Table E4: Interference Criteria for Co-channel and Adjacent Channel Assignments and Allotments
Interfering Channel Offset Relative to Protected Channel D/U Ratio (dB)
–1 (Lower Adjacent) –28
0 (Co-Channel) +15*
+1 (Upper Adjacent) –26

*  The D/U ratio for co-channel interference in tables E4 and E5 is only valid at locations where the signal-to-noise (S/N) ratio is 28 dB or greater. At the noise-limited bounding contour, where the S/N ratio is 16 dB, the co-channel D/U ratio is 23 dB. At locations where the S/N ratio is greater than 16 dB, but less than 28 dB, D/U values for co-channel interference are as follows:

D/U = 15 + 10log10[1.0/(1.0–10–x/10)], where x = S/N – 15.19 dB

The quantity “x” is the amount by which the desired S/N ratio exceeds the minimum required for DTV reception.

This adjustment is made to the co-channel D/U ratios to account for degradation due to increased noise when the S/N ratio is near the limiting value for reception.

E4.2 LPDTV

As LPDTV assignments may operate with one of three different emission masks, first-adjacent protection ratios should be adjusted accordingly. These D/U ratios are applied to LPDTV assignments for all their respective first-adjacent protection requirements.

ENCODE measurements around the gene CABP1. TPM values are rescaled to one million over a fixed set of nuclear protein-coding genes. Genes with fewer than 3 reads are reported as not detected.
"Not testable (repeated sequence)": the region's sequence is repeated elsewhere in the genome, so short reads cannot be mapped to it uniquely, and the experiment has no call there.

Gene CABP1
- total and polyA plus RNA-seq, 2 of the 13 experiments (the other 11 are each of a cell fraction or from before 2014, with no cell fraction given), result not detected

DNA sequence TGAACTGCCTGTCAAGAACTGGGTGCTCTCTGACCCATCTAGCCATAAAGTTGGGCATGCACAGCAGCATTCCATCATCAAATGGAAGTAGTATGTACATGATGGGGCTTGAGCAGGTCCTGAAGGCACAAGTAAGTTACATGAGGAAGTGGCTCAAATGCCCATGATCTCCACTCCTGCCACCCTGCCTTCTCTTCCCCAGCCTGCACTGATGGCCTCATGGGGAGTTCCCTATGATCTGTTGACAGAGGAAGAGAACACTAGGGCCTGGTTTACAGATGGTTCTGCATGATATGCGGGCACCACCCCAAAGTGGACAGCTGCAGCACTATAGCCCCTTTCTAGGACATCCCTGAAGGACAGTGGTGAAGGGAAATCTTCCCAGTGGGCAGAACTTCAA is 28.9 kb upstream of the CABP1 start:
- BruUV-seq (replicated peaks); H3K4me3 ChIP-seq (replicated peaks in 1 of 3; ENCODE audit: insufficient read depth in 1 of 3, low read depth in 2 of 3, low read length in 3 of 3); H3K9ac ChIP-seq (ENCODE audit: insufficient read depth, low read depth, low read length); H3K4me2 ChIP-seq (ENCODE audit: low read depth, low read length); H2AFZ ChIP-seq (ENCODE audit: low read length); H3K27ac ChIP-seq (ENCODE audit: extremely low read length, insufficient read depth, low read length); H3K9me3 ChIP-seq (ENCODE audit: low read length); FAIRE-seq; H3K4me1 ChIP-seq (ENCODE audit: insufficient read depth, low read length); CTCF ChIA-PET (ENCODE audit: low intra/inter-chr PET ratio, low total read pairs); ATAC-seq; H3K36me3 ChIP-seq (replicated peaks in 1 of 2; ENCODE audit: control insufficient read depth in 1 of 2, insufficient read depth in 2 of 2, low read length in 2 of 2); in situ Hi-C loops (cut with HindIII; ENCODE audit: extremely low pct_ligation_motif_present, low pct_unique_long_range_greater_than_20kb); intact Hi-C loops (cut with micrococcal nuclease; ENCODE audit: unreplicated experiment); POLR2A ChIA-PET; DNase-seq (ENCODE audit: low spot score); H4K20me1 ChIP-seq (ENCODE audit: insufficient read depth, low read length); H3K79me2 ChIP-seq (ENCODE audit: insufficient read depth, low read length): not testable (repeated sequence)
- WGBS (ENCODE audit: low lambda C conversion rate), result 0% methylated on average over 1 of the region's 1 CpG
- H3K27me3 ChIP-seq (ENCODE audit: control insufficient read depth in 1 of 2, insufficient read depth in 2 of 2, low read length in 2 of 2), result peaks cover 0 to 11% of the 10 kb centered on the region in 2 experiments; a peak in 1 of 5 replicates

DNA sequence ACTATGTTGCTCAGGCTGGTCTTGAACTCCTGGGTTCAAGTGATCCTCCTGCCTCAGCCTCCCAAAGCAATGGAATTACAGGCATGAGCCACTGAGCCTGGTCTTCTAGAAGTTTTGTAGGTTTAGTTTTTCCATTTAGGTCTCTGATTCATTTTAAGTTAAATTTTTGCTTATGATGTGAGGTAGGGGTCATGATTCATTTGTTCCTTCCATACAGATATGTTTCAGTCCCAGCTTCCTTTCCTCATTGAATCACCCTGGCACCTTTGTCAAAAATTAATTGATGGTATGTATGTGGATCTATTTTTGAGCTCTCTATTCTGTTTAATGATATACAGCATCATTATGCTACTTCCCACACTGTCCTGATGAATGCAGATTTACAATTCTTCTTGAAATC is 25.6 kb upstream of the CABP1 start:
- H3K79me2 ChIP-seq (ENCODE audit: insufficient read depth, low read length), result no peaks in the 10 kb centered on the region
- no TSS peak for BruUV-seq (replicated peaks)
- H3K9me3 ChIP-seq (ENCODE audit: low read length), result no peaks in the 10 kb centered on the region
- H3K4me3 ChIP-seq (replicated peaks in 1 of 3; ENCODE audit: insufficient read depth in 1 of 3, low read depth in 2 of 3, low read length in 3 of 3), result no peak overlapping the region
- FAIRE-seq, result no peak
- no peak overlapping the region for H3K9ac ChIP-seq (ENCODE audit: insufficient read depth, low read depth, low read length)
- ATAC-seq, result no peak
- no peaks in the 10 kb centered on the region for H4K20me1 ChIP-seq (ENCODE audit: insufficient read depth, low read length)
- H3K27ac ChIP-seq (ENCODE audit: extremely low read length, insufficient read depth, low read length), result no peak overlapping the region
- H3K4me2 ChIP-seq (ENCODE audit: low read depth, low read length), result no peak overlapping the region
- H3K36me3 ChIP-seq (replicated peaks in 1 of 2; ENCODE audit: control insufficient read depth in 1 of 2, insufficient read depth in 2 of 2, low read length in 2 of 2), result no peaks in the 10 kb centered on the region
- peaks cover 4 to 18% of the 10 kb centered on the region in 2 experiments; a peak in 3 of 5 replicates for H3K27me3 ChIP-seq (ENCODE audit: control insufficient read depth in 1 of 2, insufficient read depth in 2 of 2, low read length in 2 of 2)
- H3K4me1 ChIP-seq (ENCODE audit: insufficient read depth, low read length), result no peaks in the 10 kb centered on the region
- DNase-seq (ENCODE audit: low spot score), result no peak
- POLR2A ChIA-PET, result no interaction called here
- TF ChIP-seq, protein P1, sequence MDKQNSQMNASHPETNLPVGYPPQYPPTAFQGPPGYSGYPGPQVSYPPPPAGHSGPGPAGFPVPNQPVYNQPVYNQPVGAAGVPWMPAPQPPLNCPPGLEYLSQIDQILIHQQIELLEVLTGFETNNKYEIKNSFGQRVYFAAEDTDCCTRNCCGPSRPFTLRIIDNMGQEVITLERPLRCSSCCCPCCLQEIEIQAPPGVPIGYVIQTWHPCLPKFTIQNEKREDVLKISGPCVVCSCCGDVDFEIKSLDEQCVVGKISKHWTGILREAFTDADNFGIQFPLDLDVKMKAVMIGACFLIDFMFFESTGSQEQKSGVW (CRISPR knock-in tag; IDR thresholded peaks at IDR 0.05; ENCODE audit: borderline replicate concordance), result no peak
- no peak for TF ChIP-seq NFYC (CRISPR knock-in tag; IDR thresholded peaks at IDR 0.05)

Table E5: Co-channel and First-Adjacent Interference Criteria for LPDTV Assignments
Interfering Channel Offset Relative to Protected Channel D/U Ratio (dB)
–1 (Lower Adjacent)
+1 (Upper Adjacent)
for Simple Mask
–7
–1 (Lower Adjacent)
+1 (Upper Adjacent)
for Stringent Mask
–12
–1 (Lower Adjacent)
+1 (Upper Adjacent)
for Full Mask
-28
-26
0 (Co-Channel)  +15*

* see Table E4

E4.3 DTV and LPDTV

Co-channel and first-adjacent interference criteria for protecting DTV from LPDTV are summarized in the following table.

Table E6:  Interference Criteria for Co-channel and Adjacent Channel Assignments and Allotments
Interfering Channel Offset Relative to Protected Channel D/U Ratio (dB)
–1 (Lower Adjacent)
+1 (Upper Adjacent)
for Simple Mask
–7
–1 (Lower Adjacent)
+1 (Upper Adjacent)
for Stringent Mask
–12
–1 (Lower Adjacent)
+1 (Upper Adjacent)
for Full Mask
-28
-26
0 (Co-Channel)  +15*

* see Table E4

Co-channel and first-adjacent interference criteria for calculating interference from DTV to LPDTV are summarized in the following table.

Table E7: Interference Criteria for Co-channel and Adjacent Channel Assignments and Allotments
Interfering Channel Offset Relative to Protected Channel D/U Ratio (dB)
–1 (Lower Adjacent) –28
0 (Co-Channel) +15*
+1 (Upper Adjacent) –26
* see Table E4

E5. D/U Field Strength Ratio

The desired-to-undesired (D/U) field strength ratio in dB can be derived from the ratio of tables E4 and E5 and from the directional gain pattern (GP) in dB of the receiving antenna as described in Section E3.

D/U (Field Strength) = D/U (Input Voltage) – |GP|

The required D/U field strength ratio at the edge of the noise-limited bounding contour on the near side can be calculated by using the front-to-back (FB) ratio in dB in Table E2 of Section E3.